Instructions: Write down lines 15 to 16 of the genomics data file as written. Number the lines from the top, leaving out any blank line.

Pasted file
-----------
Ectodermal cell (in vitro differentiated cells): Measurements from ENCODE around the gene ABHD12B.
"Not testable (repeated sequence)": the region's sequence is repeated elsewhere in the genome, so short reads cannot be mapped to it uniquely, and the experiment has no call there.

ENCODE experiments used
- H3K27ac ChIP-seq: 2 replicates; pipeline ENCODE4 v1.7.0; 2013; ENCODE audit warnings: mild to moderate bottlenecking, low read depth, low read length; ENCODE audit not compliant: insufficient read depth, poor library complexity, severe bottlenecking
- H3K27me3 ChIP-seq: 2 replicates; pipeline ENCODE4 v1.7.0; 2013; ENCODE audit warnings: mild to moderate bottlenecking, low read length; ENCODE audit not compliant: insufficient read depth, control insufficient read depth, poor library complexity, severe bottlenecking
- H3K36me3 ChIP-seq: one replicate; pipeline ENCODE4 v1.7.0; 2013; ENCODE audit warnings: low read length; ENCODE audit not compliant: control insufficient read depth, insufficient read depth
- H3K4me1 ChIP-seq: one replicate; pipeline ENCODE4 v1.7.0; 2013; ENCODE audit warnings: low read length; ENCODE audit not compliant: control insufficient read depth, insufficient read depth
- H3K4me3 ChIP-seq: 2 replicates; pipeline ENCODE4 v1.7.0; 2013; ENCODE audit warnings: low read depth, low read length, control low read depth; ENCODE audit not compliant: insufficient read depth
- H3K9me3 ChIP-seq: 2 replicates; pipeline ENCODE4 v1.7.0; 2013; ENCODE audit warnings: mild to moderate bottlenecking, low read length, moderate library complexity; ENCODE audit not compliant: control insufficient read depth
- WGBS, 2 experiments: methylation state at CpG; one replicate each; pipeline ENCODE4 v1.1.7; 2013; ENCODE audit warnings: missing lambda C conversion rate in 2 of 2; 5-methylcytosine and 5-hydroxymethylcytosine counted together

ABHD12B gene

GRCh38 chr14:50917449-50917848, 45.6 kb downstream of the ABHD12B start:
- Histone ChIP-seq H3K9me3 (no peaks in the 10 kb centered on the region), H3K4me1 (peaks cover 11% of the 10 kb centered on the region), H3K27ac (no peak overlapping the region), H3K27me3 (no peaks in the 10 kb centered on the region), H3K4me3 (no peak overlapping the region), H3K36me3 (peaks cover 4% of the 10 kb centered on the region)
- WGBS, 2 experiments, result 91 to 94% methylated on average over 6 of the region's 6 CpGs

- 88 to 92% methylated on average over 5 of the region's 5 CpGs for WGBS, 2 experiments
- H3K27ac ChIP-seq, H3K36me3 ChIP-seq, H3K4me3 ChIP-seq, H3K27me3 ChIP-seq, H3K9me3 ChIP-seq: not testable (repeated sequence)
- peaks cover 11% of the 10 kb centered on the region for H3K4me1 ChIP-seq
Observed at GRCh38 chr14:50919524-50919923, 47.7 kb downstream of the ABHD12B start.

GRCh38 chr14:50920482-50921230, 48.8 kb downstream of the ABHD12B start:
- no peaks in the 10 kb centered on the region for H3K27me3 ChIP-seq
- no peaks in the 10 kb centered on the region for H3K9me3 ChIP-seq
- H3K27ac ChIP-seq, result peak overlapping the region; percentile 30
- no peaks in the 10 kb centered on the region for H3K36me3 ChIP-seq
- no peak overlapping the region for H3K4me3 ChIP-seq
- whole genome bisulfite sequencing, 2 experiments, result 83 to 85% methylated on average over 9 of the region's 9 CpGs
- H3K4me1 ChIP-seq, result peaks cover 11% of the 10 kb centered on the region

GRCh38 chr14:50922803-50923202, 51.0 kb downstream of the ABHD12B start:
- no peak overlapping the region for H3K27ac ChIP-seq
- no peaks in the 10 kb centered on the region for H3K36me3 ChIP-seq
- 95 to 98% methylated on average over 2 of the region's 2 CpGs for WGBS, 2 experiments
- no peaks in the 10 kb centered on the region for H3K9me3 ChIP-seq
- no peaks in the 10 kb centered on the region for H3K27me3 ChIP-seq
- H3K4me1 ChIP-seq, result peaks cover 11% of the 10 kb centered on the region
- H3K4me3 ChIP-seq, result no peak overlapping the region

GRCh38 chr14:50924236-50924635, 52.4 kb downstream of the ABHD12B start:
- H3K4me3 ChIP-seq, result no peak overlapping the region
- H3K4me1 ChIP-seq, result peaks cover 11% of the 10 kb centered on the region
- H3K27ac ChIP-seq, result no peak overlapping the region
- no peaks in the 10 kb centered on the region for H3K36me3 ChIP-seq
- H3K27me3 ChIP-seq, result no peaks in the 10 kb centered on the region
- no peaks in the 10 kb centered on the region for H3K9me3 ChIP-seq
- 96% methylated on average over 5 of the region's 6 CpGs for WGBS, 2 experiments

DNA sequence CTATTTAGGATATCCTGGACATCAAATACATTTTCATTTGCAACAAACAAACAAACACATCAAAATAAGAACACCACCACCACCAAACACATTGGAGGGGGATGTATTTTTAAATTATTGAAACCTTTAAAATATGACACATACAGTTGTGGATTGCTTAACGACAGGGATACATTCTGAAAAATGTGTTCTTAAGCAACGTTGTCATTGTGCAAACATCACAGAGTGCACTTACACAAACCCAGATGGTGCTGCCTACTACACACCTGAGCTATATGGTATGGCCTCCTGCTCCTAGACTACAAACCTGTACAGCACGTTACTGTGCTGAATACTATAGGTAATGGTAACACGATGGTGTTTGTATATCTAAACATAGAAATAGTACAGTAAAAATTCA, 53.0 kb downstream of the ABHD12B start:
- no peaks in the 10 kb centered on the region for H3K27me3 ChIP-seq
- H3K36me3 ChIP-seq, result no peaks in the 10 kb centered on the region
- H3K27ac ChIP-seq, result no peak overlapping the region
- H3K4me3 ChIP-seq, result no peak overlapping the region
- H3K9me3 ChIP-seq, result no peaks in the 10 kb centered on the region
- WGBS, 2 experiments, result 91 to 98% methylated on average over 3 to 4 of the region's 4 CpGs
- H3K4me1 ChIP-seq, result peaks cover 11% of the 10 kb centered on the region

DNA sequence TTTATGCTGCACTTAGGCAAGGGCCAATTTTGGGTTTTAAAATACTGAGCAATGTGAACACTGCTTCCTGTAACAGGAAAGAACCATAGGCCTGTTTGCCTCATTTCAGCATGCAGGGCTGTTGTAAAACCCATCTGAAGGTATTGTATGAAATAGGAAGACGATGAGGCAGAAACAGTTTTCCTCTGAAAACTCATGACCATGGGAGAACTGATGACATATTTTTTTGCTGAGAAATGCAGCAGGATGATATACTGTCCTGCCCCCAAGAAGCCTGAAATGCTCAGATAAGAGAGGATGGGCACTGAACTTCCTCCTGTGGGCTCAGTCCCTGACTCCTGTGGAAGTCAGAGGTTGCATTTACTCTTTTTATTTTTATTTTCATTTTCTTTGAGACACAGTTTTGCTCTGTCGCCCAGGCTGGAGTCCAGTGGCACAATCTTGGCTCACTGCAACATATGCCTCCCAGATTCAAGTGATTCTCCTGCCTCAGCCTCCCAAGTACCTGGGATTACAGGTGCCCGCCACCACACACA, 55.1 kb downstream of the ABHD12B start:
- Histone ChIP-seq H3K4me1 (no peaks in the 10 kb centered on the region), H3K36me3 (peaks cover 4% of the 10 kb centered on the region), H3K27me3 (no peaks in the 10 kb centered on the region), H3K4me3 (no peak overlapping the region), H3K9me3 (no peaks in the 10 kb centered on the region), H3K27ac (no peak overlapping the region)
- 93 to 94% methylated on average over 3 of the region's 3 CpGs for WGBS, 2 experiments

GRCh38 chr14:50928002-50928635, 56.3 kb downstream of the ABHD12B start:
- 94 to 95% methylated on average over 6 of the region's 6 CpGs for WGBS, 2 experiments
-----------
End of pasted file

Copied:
- 88 to 92% methylated on average over 5 of the region's 5 CpGs for WGBS, 2 experiments
- H3K27ac ChIP-seq, H3K36me3 ChIP-seq, H3K4me3 ChIP-seq, H3K27me3 ChIP-seq, H3K9me3 ChIP-seq: not testable (repeated sequence)